Tarad.com says it will be adapting its business model and specifically cited a desire to target businesses in Thailand
Nearly two months after announcing it had begun the process of selling off its majoritystake in Thailand’s Tarad.com, Japanese e-commerce platform Rakuten officially announced this week it had found a suitor in Porar Web Application Co.Ltd.
Tarad.com is both a B2B and a B2C e-commerce platform based in Bangkok and is one of the largest such companies in the country.
Rakuten bought a 67 per cent stake in the company for US$3.35 million in 2009. Financial details of the current deal were not disclosed.
Porar is a web hosting and development company based in Thailand. With the new ownership, Tarad.com is going to adapt its business model to become a “one-stop service solution for SMEs and large businesses in Thailand”.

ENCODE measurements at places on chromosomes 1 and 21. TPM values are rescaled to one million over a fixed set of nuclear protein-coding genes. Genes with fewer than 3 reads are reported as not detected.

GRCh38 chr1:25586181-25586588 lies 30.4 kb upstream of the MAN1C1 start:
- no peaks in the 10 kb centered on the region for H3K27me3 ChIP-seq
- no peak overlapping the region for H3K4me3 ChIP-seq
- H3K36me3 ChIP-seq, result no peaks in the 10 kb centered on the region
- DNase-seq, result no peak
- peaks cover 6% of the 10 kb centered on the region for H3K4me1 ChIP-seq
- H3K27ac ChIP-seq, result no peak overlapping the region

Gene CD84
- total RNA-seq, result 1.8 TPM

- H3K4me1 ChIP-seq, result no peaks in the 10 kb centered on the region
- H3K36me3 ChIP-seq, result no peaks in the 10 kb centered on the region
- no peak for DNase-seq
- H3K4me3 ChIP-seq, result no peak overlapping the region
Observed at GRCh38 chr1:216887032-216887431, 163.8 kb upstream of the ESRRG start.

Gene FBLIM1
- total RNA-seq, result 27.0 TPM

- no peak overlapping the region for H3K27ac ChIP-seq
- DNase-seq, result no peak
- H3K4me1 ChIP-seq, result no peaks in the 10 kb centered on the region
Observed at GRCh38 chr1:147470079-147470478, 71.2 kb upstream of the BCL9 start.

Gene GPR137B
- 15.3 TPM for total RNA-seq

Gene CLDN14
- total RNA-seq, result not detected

Founded in 1999 by Pawoot Pongvitayapanu (who goes by ‘Pom’), Tarad.com has about 260,000 merchants, 3.5 million products and more than 3 million users. It also offers e-Marketplace and advertising tools for its clients.
The sale will not impact Pom’s role as head of the company.
“We are very excited about the opportunity to adapt the business model and grow with Porar. Together, our first priorities will be our merchants and customers. Tarad.com will continue to provide dedicated support to our 270,000 merchants and respond to our customer needs, and will ensure a smooth transition to becoming a more fun and flexible local platform,” Pom said in a statement.
The decision by Rakuten to sell Tarad.com was first publically announced in February 2016 as part of its Vision2020 corporate strategy.
A key tenet of the strategy is for Rakuten to focus on its strong domestic and regional markets — which has meant the company has steadily moved away from the Southeast Asia market in 2016.
Rakuten does well in Taiwan (along with its home market in Japan) and in late-February inked a partnership with Korea’s Gmarket to integrate the platforms.
As a result of Vision2020, Rakuten closed its marketplaces in Singapore, Malaysia and Indonesia, which lead to the firing of around 150 people.
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